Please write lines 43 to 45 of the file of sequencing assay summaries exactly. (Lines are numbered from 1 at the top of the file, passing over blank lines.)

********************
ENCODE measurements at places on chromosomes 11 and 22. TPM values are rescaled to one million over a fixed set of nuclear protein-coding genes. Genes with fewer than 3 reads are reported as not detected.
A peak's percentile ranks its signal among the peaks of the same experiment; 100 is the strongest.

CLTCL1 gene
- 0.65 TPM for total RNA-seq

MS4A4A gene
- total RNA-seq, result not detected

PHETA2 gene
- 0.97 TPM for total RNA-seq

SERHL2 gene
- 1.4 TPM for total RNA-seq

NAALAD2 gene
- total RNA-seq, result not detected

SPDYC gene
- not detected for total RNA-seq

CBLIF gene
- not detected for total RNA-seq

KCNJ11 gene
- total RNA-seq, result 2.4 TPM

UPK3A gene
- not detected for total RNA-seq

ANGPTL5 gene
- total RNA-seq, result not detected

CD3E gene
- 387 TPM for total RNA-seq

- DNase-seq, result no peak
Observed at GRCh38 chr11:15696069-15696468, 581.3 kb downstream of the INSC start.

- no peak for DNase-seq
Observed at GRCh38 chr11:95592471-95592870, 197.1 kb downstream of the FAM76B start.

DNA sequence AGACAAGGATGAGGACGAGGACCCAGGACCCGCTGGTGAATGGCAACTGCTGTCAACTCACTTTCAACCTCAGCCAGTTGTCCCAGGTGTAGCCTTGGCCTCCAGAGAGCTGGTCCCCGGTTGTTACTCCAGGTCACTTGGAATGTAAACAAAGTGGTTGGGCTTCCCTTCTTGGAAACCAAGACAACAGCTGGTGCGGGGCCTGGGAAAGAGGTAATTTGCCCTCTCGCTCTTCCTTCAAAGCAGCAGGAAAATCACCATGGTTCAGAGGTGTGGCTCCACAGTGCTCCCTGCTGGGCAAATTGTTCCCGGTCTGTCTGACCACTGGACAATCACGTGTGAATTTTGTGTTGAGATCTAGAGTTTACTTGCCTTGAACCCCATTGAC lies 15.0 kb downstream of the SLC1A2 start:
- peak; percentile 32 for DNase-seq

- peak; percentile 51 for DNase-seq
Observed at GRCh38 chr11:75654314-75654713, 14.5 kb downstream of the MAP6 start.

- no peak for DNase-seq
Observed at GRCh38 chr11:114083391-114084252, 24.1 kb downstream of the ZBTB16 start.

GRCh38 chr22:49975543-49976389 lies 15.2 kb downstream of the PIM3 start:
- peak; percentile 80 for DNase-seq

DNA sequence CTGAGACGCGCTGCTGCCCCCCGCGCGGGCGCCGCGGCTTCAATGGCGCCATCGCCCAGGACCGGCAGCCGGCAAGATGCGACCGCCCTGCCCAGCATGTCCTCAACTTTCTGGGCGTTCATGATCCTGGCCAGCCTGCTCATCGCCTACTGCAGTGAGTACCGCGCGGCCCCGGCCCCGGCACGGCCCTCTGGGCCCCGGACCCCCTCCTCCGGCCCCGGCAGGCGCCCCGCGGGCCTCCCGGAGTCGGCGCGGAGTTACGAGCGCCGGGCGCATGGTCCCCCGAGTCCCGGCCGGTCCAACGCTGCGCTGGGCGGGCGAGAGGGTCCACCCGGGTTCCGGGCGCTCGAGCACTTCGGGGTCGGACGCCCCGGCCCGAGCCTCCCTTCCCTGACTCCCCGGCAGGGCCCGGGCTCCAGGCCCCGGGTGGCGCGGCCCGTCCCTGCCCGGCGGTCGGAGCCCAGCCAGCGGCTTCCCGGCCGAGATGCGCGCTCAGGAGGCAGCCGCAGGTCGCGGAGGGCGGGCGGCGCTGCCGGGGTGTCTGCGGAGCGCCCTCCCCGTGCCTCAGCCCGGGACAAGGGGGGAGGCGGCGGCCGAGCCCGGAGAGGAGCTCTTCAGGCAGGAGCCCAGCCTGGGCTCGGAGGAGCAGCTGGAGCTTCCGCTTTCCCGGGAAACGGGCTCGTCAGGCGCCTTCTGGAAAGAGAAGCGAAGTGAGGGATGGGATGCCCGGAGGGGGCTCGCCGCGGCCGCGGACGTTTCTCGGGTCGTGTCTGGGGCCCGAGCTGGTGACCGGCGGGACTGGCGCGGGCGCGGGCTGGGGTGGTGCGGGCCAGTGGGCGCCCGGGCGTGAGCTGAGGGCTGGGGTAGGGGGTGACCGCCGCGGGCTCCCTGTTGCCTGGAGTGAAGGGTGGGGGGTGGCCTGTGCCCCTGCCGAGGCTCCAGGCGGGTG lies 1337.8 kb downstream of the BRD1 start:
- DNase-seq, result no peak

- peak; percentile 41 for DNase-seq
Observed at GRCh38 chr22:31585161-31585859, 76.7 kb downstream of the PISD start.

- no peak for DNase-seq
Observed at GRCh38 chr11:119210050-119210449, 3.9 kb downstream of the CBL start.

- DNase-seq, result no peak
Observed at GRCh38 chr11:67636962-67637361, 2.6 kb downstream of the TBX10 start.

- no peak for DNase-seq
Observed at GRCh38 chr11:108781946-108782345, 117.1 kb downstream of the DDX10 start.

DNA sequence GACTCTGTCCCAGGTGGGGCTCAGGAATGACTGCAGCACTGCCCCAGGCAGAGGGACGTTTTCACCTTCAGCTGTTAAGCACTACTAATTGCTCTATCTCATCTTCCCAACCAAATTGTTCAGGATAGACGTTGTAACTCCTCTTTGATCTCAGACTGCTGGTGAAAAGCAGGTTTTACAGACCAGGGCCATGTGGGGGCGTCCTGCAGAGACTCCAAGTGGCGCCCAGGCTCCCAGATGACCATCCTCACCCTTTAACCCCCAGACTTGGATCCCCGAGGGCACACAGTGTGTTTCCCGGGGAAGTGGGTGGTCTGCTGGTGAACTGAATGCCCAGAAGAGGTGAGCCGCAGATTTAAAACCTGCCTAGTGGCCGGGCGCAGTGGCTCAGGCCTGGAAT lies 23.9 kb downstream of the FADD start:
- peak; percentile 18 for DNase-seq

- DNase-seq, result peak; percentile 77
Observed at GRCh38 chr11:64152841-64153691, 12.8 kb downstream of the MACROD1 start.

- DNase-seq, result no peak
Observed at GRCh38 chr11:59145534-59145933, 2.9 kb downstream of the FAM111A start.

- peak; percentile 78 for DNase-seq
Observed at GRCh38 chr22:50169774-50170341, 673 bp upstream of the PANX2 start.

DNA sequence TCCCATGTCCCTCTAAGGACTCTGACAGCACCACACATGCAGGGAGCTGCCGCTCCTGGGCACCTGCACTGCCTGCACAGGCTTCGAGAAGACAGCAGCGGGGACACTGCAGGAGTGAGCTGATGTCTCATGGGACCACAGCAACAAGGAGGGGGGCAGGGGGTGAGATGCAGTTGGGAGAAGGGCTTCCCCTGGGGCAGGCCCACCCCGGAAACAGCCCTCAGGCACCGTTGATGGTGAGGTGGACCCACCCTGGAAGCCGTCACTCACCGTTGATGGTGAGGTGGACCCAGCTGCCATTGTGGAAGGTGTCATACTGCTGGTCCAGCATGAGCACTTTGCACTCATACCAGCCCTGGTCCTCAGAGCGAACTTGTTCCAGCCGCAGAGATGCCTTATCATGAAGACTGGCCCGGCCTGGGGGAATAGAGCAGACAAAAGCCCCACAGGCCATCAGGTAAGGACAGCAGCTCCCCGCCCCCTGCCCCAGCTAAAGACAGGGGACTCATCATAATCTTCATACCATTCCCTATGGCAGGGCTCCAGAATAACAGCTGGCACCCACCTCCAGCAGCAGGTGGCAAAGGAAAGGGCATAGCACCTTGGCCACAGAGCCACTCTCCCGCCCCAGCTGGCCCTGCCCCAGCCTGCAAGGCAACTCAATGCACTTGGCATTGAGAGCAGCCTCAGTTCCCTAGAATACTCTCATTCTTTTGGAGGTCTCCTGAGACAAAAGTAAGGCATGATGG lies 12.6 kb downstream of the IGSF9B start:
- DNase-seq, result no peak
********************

- DNase-seq, result no peak
Observed at GRCh38 chr11:67636962-67637361, 2.6 kb downstream of the TBX10 start.

- no peak for DNase-seq